University has installed anti-rough sleeping lights across some of its locations

A source told The Tab that it was an act of ‘social violence’

anti-drug lights anti-rough sleeping lights blue lights homeless social violence University of Cambridge

As a city Cambridge has a considerable problem with homelessness, it's been estimated by the charity Shelter that 1 in 784 people in the city are homeless. And it's come to the attention of the Tab that at some of the University's sites they have been installing 'anti-rough sleeping' lights in order to deter homeless individuals from staying there.

An example of where these lights have been installed is just off of Mill Lane. A source told the Tab that they believe the lights were installed within a month of the homeless starting to sleep in the area. The lights recorded cover quite a significant area.

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The lights are situated through the gate in the left of this image, directly opposite the entrance to the Mill Lance Lecture theatres. Source: Google Streetview

The installation of these lights was said to be an act of 'social violence' by some. It could be said that the installation of these lights was the university shunning and ignoring the homeless, instead of trying to offer any help. Especially as these lights make sheltered areas, where the individuals are less likely to be assaulted or exposed to harsh weather, inaccessible.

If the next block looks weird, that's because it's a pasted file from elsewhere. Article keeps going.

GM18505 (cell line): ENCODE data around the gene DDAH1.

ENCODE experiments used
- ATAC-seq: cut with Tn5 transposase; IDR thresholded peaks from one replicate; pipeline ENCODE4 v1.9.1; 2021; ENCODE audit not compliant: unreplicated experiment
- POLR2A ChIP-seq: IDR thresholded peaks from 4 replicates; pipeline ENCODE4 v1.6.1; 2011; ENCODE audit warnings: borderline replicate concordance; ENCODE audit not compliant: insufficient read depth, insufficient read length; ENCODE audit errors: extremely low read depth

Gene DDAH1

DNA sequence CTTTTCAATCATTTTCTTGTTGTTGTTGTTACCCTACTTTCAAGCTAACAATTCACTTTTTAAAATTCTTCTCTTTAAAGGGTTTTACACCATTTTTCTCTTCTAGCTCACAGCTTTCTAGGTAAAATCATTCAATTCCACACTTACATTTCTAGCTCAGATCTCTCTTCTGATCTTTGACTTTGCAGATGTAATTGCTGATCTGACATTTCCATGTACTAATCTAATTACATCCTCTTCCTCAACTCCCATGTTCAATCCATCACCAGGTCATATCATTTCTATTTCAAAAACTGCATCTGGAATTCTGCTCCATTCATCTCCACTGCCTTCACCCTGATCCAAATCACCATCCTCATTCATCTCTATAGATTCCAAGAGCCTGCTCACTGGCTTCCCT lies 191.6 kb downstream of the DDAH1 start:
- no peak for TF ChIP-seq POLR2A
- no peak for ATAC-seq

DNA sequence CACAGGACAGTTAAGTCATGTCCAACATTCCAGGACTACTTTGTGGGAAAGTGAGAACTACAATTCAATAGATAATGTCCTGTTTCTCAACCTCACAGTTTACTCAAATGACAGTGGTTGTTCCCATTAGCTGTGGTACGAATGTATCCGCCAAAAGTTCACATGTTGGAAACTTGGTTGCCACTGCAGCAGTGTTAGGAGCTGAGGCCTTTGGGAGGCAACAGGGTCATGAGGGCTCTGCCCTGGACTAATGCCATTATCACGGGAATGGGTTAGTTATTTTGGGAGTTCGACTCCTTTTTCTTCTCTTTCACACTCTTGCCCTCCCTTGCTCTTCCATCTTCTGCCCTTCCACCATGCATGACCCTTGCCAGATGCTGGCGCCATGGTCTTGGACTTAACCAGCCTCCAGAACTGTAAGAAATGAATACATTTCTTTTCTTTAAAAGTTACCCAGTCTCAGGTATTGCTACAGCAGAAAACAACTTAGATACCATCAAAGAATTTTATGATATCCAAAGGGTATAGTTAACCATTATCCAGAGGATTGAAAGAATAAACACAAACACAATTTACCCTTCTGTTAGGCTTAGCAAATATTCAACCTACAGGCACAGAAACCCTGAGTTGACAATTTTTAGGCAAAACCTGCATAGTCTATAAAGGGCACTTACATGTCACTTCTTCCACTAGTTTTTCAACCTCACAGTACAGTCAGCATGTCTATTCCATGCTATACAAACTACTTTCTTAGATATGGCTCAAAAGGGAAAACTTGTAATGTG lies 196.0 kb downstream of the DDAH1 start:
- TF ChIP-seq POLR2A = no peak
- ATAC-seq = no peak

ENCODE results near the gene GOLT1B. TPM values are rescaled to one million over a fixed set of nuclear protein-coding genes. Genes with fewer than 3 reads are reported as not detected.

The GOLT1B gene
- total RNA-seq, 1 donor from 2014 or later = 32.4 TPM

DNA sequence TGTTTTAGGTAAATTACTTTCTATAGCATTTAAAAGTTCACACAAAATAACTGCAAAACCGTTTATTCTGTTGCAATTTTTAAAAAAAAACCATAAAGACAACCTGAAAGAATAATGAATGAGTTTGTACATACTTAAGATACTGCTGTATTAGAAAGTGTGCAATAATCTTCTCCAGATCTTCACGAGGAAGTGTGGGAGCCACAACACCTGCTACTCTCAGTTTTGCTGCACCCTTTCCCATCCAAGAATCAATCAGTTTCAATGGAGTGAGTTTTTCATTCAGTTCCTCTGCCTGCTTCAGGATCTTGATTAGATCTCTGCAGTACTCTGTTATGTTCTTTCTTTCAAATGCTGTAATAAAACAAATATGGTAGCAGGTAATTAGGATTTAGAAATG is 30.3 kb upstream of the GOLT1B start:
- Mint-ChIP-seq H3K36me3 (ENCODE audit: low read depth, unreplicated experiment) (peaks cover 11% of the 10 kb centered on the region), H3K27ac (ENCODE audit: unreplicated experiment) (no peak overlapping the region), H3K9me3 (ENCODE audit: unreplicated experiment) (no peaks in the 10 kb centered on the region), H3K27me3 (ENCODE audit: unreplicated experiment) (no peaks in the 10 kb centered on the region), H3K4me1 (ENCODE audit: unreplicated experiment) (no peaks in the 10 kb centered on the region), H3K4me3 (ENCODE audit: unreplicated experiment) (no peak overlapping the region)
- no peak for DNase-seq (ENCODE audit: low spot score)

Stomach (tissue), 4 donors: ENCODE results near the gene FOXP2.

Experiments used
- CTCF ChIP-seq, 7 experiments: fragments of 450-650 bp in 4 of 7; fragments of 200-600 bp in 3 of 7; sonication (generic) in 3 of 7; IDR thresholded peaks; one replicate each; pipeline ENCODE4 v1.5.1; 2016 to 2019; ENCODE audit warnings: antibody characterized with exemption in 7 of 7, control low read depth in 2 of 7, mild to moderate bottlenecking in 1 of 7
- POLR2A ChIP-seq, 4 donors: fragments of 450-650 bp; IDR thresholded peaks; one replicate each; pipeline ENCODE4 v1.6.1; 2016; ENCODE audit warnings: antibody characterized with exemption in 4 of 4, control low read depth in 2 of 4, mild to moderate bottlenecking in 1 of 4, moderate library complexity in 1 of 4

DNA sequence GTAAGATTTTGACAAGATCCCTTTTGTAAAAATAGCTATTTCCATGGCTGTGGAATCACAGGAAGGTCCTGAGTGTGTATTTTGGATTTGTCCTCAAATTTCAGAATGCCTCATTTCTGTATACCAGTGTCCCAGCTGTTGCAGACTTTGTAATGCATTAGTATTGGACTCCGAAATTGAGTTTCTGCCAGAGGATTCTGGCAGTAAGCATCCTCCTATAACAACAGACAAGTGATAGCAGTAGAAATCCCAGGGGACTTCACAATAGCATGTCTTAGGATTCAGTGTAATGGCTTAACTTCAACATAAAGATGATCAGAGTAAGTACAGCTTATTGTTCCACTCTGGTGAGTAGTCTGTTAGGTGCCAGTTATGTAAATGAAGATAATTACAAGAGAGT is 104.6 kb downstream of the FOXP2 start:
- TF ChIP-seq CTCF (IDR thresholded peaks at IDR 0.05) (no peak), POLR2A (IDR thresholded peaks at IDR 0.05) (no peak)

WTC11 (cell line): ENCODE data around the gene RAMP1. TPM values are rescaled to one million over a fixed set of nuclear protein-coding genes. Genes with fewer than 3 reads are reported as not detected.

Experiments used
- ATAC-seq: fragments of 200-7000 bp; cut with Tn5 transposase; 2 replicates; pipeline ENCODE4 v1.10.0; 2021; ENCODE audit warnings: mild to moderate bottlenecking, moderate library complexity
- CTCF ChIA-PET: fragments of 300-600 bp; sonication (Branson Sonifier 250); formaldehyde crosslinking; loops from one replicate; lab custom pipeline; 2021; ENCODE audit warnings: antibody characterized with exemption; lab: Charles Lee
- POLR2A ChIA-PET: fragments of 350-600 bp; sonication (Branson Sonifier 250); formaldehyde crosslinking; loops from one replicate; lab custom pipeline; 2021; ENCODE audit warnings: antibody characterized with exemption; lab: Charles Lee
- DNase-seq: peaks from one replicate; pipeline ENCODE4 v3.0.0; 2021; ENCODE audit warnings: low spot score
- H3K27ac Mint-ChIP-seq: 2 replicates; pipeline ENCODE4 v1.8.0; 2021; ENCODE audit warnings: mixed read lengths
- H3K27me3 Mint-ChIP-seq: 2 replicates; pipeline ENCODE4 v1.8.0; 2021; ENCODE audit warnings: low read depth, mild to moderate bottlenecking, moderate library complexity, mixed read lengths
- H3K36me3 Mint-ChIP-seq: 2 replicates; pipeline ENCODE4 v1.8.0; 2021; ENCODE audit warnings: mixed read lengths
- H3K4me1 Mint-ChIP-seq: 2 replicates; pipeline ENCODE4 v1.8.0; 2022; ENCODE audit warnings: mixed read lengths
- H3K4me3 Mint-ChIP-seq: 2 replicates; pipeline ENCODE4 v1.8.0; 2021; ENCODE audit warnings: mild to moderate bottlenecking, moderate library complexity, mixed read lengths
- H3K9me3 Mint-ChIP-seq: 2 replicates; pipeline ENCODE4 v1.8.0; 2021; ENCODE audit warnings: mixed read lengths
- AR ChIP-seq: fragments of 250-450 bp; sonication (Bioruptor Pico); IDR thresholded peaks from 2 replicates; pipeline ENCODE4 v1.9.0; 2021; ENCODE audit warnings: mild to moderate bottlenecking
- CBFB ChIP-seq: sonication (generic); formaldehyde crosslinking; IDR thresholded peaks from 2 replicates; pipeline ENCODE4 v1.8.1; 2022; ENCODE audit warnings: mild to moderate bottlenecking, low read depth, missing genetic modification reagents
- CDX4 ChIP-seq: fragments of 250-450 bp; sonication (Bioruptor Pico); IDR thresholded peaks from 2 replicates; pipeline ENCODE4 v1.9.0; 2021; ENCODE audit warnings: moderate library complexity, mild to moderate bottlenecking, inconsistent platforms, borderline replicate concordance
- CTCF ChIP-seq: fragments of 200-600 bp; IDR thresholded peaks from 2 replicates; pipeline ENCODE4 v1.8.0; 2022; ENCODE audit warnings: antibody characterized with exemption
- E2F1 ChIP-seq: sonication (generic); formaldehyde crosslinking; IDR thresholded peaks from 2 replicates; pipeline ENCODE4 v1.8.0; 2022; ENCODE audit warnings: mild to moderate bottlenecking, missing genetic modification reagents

As well as being a deterrent for finding a place to sleep, these lights are blue which means they are intended to also prevent the injection of drugs.

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The lights are clearly very blue and out of character with all the other white light installed on the site

However, there have been studies which have found that having these blue lights do not deter drug users. In fact one found that 18 in 30 were not deterred. And when they do inject they were more likely to miss or inject in more dangerous places like their neck – which is more likely to lead to more injury and infection. Another study went as far to echo what a source had said to the Tab about the situation in Cambridge, as they concluded that the installation of lights like these were an act of 'symbolic violence.'

On the university's website there is little to say about how this 'world leader' of a university looks at homelessness in its own city, with the four articles that come up looking at the issue in a, somewhat jarring, objective way. It appears that the university primarily wants to push problems of the people it shares a city with very much out of their view.

Overall, it seems to show a lack of consideration from the university. As one of the biggest employers and biggest sources of wealth within the city, it arguably should be doing better than facing the homelessness problem with harsh lighting.